Yeah. Yeah. It’s you know, I think it goes back to the reality is the truth is there’s no yield in the global world, right? And so that’s where you have more and more money coming into the U S more of that’s funding into alternative asset play, and then making its way into real estate. Because, you know, in most quality real estate ventures, you’re getting a higher yield return than what is maybe available. Like, so right now, junk bonds are 6%, 5, and 3 quarters that’s for crap. And it used to be like eight. Now it’s been suppressed down. So there’s people in their portfolios. They don’t even know it. It’s like a high yield fund. No, it’s all trash, but it’s like, you know, whatever company fund administrators on there, and, you know, you can do so much better risk adjusted in real estate. Even like, let’s say that that hedge fund, that’s getting that six and a half yield on that low cap property. It’s still backed by this tangible $50 million asset cashflow pumping in every right. That’s way better than some crappy junk bond at 6 75. And that’s why they’re doing it. You know what I mean? Plus there’s tax advantages too.

Bill Fairman (33:39):

Well, people are looking at the stock market and wondering what, how, when is this going to end? It just can’t keep going up, but let’s face it that the equity markets and, you know, in the exchanges are going to continue to do this. As long as interest rates stay so low, no one is going to spend 10 years on a bond. That’s gonna give them 1.3%.

Randy Lawrence (34:08):


Bill Fairman (34:09):

Then the only other alternative is real estate. And at least with real estate, you have a tangible, like you said, a tangible asset that is backing up the investment where in a company, it’s just a promise of a cashflow.

Randy Lawrence (34:25):

You know, and I look at like investing even with a company too, like yours, you look at the returns the investor gets, and then that fund is backed by real estate. It’s like whether it’s, you know, with, loans on fix and flips or rental or whatever, the it’s backed by real assets producing real results. And it’s a much lower risk adjusted return. I mean, it’s a much better risk adjusted return. It’s a lower volatility than what you experienced and that’s why I left the traditional money management business. I was a stockbroker and a registered investment advisor for 15 years, sold my company in 06′, started the private equity real estate, no three, because it’s just a better mouse trap. And I would venture to tell you that that’s the truth. And over this next decade, we’re going to see that with the real estate backed assets, there are no doubts going to be an economic correction in the stock market, as there always is. And for many people, you know, they feel all good about it now until your million dollars becomes six 50. And then they’re like, oh, crap. And like start breaking out in hives and like, you know,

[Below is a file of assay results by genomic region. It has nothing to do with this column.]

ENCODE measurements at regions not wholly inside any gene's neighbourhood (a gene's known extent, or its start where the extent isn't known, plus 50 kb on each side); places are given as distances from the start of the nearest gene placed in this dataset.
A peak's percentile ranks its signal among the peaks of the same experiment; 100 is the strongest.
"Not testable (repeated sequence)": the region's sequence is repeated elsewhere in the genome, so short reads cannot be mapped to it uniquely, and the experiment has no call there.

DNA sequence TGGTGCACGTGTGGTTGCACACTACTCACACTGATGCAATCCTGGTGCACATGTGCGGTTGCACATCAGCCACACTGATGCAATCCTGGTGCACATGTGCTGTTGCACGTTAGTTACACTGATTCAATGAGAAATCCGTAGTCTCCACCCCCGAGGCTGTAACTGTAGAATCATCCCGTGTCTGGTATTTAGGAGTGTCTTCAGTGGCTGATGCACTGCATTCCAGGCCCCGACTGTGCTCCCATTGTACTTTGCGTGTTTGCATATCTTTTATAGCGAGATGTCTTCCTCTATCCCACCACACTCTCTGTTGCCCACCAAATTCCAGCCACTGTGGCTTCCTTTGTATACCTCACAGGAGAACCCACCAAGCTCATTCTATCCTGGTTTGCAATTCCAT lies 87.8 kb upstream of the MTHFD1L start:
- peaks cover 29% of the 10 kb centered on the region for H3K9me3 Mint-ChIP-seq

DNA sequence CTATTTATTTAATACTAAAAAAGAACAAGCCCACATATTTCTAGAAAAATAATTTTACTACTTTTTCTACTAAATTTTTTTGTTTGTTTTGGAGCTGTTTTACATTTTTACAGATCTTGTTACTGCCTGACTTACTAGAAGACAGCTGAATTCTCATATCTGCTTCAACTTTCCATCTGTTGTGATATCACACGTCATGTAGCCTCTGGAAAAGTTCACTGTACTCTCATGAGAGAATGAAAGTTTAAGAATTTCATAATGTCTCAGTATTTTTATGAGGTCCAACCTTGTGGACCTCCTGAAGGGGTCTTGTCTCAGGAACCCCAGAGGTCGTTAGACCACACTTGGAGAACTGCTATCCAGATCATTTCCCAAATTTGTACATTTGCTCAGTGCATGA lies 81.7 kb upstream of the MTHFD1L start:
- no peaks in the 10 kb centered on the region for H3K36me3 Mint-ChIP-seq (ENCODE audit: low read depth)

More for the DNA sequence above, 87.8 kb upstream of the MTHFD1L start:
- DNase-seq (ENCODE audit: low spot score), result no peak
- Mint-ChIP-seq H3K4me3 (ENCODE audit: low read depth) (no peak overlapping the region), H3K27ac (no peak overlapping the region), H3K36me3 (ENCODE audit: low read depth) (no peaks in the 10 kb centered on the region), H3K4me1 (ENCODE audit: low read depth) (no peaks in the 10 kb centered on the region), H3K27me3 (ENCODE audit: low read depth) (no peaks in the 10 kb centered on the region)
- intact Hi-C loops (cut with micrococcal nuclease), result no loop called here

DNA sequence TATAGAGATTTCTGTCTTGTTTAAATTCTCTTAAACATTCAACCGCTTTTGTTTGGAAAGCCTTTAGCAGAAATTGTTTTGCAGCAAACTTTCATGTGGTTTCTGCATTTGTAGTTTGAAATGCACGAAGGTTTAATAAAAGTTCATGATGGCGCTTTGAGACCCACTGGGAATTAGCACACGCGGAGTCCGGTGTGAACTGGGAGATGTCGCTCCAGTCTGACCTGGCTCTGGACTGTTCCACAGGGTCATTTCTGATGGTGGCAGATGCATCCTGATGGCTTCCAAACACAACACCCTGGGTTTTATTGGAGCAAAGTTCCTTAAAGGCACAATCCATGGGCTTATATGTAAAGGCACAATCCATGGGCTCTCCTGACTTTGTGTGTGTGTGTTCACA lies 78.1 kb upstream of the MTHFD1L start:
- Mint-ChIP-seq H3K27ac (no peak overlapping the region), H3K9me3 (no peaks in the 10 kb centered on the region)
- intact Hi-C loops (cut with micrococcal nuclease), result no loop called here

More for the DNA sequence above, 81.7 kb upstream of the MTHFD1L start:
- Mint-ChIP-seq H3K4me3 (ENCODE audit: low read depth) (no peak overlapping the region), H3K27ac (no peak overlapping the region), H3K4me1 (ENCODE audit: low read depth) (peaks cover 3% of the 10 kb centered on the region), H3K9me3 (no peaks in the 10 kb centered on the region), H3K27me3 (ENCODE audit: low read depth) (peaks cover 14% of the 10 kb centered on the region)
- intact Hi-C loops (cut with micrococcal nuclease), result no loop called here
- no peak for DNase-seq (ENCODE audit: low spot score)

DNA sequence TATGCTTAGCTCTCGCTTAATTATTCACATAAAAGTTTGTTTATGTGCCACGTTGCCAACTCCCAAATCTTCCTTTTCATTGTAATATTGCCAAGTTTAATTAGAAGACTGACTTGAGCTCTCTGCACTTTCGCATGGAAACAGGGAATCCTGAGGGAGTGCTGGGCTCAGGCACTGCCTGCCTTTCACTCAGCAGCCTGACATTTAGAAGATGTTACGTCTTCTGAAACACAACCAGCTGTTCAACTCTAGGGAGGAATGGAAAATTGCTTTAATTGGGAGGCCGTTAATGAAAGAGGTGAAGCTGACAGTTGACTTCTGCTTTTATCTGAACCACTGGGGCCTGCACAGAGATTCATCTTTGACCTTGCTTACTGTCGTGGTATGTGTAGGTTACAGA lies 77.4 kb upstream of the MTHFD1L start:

Wendy Sweet (35:31):

Jump over rooftops

Randy Lawrence (35:32):

For sure. You know, it’s better to take the million now are going to diversify that portfolio and get it where you’re not subjected to that. And we see that a lot with people that invest with us because it’s like, good Lord, they’re 60. And like last year when their portfolio dropped 30% in March, they’re like, oh my God, I’ve got to do something different. Like, they know maybe retirement is only five years away. And like right now you’re not working. You don’t have any more money going in that thing.

Bill Fairman (36:06):

So Randy, if people want to find out more about investing in what it is that you’re doing, uh, how can they get ahold it?

Randy Lawrence (36:15):

Yeah. I just write to our website, PCPRE.net. That’s PCPRE.net. You have there on the screen and there’s a button there. You can just click on to find out more. Plus we’ve got, you know, testimonials of investors that have invested with us and projects that we own in terms of apartment communities and all like that. So love to answer anybody’s questions and, you know, provide value and help, you know, that’s what we’re here for really our mission, you know, it’s two fold. It’s really impacting the residents that live in our communities and creating a legacy and wealth for our investors.

Bill Fairman (36:51):

Awesome. And full disclosure while our fund is not invested in some of Randy’s projects, the management company is so,

Randy Lawrence (37:00):

No, and that’s, you know, and that’s a Testament, not only for you, you know, to us, but you guys too, and we’ve got multiple guys just like you that invest with us because everything we’re saying is true. It’s going to be the investment of the decade. That’s why, I mean, like if you read the wall street journal for a month, right? It’s like you see entity after entity, after entity moving into this space because it is just, it’s going to be the investment of the decade. There’s no doubt.

Bill Fairman (37:32):

That’s right. Absolutely. Randy, thank you so much for joining us. We’re sorry we kept your longer.

Randy Lawrence (37:38):

No, no, it’s always a pleasure. Always a pleasure. Love seeing you guys love what you do and love being a part of it.

Wendy Sweet (37:44):

Thank you. Thank you so much.

Bill Fairman (37:46):

Thank you so much. Folks, thank you so much for joining us on the Passive Accredited Investor Show. I always want to say passive aggressive. We are Carolina Capital Management. We’re where lenders for real estate investors in the Southeast. You’re interested in borrowing money, go to CarolinaHardMoney.com and click on the apply now tab, if you’re a passive investor, looking for passive returns, click on the accredited investor tab. Don’t forget to like share and subscribe, hit the bell, all that good stuff, and sign up for Wednesday with Wendy and gets over that free info from her. See you guys next week, enjoyed it.

Wendy Sweet (38:23):

Thanks so much.